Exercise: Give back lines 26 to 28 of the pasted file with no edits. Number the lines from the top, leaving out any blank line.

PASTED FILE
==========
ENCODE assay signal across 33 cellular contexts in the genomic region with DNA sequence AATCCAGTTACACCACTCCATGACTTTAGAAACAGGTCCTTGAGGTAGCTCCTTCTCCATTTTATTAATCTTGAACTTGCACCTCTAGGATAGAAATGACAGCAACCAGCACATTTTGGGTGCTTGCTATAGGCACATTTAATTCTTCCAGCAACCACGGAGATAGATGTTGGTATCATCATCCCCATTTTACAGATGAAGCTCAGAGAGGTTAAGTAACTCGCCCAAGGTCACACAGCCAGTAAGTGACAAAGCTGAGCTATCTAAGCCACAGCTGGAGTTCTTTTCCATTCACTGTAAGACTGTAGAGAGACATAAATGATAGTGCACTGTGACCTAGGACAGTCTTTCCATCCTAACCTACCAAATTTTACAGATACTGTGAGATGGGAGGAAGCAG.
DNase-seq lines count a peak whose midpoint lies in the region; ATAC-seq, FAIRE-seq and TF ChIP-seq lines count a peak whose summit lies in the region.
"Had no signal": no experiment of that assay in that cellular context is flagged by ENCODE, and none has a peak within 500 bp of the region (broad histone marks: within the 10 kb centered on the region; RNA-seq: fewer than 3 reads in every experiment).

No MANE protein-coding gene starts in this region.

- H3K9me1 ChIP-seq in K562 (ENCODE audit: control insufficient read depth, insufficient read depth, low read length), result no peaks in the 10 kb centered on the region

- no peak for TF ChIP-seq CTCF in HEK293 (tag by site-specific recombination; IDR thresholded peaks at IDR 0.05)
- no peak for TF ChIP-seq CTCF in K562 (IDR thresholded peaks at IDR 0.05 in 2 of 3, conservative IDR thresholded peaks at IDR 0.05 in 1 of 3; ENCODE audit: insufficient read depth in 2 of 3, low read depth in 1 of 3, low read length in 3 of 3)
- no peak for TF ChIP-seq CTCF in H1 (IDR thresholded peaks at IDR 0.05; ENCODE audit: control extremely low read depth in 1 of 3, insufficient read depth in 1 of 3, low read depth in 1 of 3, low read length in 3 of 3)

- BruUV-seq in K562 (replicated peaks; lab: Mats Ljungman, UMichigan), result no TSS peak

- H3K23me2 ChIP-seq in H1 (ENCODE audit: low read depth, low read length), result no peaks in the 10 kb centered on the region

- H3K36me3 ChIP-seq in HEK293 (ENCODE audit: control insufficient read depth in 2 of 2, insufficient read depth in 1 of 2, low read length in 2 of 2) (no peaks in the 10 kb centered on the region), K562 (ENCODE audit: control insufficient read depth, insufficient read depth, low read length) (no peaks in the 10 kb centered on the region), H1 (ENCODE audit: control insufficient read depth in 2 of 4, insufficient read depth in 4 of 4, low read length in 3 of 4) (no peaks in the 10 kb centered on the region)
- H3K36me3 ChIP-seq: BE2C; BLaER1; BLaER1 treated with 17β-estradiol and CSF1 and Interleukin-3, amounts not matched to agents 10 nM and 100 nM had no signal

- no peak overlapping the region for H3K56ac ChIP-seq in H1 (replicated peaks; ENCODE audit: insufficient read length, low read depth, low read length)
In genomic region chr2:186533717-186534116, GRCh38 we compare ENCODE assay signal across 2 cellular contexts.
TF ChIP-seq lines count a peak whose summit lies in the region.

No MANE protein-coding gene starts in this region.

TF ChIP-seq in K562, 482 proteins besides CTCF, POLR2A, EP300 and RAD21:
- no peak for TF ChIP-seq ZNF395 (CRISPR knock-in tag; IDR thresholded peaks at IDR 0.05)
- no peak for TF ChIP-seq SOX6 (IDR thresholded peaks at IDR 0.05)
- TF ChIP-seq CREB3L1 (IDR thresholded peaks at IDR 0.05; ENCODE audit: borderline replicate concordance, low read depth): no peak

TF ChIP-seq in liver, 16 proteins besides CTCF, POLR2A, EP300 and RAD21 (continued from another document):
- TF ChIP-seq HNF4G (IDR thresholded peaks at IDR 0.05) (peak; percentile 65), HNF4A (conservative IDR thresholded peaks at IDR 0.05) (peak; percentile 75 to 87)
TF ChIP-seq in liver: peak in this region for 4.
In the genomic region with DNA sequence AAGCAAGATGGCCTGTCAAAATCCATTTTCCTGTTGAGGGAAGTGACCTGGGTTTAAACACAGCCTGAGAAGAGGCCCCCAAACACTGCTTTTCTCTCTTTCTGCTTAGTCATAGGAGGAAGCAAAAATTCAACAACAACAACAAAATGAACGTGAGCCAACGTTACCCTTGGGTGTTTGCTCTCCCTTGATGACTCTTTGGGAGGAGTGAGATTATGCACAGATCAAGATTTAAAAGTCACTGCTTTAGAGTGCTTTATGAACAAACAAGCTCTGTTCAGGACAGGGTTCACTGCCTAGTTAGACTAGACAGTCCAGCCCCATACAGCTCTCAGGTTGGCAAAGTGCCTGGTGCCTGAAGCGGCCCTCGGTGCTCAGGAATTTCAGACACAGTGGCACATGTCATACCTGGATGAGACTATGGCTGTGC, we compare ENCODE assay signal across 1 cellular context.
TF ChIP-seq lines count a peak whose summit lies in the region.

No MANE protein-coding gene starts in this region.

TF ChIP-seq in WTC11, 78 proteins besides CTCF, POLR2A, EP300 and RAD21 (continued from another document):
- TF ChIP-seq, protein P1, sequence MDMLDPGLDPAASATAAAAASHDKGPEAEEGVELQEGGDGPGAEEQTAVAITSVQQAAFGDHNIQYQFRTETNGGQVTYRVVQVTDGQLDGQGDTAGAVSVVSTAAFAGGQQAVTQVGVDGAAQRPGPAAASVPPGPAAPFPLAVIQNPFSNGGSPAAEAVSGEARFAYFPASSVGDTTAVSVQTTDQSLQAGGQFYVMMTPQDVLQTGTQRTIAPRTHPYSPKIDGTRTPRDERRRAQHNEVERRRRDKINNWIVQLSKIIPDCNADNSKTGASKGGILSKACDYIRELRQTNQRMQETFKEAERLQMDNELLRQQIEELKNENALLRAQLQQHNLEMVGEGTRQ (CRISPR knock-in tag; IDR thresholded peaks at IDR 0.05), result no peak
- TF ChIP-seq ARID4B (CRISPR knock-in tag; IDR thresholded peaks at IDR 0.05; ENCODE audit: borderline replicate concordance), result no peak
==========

No MANE protein-coding gene starts in this region.

TF ChIP-seq in WTC11, 78 proteins besides CTCF, POLR2A, EP300 and RAD21 (continued from another document):
- TF ChIP-seq, protein P1, sequence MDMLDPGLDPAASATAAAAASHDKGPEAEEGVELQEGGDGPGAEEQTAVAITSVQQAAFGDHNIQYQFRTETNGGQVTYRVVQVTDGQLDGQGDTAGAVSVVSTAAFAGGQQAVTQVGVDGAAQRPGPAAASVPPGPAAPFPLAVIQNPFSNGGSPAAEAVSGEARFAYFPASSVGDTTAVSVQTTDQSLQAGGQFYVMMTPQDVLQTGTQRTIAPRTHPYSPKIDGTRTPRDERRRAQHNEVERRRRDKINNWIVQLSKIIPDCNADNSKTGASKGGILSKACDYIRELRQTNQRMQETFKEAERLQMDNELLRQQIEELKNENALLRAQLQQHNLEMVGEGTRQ (CRISPR knock-in tag; IDR thresholded peaks at IDR 0.05), result no peak